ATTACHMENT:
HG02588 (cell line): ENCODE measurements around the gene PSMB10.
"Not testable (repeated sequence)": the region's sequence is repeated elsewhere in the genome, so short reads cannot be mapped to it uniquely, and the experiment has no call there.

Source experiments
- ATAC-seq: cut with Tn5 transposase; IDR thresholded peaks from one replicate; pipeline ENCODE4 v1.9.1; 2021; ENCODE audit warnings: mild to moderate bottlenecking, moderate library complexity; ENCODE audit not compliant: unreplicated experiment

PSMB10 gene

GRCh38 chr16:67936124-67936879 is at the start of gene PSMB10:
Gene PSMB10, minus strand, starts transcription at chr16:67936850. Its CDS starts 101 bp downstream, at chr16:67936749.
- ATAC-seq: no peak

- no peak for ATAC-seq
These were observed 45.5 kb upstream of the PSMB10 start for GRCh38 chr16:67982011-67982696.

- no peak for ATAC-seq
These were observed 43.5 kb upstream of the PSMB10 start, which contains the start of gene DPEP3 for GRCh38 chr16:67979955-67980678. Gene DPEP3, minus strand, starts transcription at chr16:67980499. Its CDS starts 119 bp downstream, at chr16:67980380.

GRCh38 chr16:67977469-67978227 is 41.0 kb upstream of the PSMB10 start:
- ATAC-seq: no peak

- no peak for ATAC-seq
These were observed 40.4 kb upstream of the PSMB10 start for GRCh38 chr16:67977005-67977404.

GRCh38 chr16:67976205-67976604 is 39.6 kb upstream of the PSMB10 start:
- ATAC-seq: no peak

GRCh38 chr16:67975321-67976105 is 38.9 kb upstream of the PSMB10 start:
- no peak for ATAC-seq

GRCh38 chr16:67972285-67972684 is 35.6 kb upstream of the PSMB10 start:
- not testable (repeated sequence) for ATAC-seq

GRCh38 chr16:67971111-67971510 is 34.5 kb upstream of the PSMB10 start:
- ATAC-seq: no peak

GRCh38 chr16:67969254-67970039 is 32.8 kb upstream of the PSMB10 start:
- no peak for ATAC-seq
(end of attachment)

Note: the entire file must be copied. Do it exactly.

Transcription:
HG02588 (cell line): ENCODE measurements around the gene PSMB10.
"Not testable (repeated sequence)": the region's sequence is repeated elsewhere in the genome, so short reads cannot be mapped to it uniquely, and the experiment has no call there.

Source experiments
- ATAC-seq: cut with Tn5 transposase; IDR thresholded peaks from one replicate; pipeline ENCODE4 v1.9.1; 2021; ENCODE audit warnings: mild to moderate bottlenecking, moderate library complexity; ENCODE audit not compliant: unreplicated experiment

PSMB10 gene

GRCh38 chr16:67936124-67936879 is at the start of gene PSMB10:
Gene PSMB10, minus strand, starts transcription at chr16:67936850. Its CDS starts 101 bp downstream, at chr16:67936749.
- ATAC-seq: no peak

- no peak for ATAC-seq
These were observed 45.5 kb upstream of the PSMB10 start for GRCh38 chr16:67982011-67982696.

- no peak for ATAC-seq
These were observed 43.5 kb upstream of the PSMB10 start, which contains the start of gene DPEP3 for GRCh38 chr16:67979955-67980678. Gene DPEP3, minus strand, starts transcription at chr16:67980499. Its CDS starts 119 bp downstream, at chr16:67980380.

GRCh38 chr16:67977469-67978227 is 41.0 kb upstream of the PSMB10 start:
- ATAC-seq: no peak

- no peak for ATAC-seq
These were observed 40.4 kb upstream of the PSMB10 start for GRCh38 chr16:67977005-67977404.

GRCh38 chr16:67976205-67976604 is 39.6 kb upstream of the PSMB10 start:
- ATAC-seq: no peak

GRCh38 chr16:67975321-67976105 is 38.9 kb upstream of the PSMB10 start:
- no peak for ATAC-seq

GRCh38 chr16:67972285-67972684 is 35.6 kb upstream of the PSMB10 start:
- not testable (repeated sequence) for ATAC-seq

GRCh38 chr16:67971111-67971510 is 34.5 kb upstream of the PSMB10 start:
- ATAC-seq: no peak

GRCh38 chr16:67969254-67970039 is 32.8 kb upstream of the PSMB10 start:
- no peak for ATAC-seq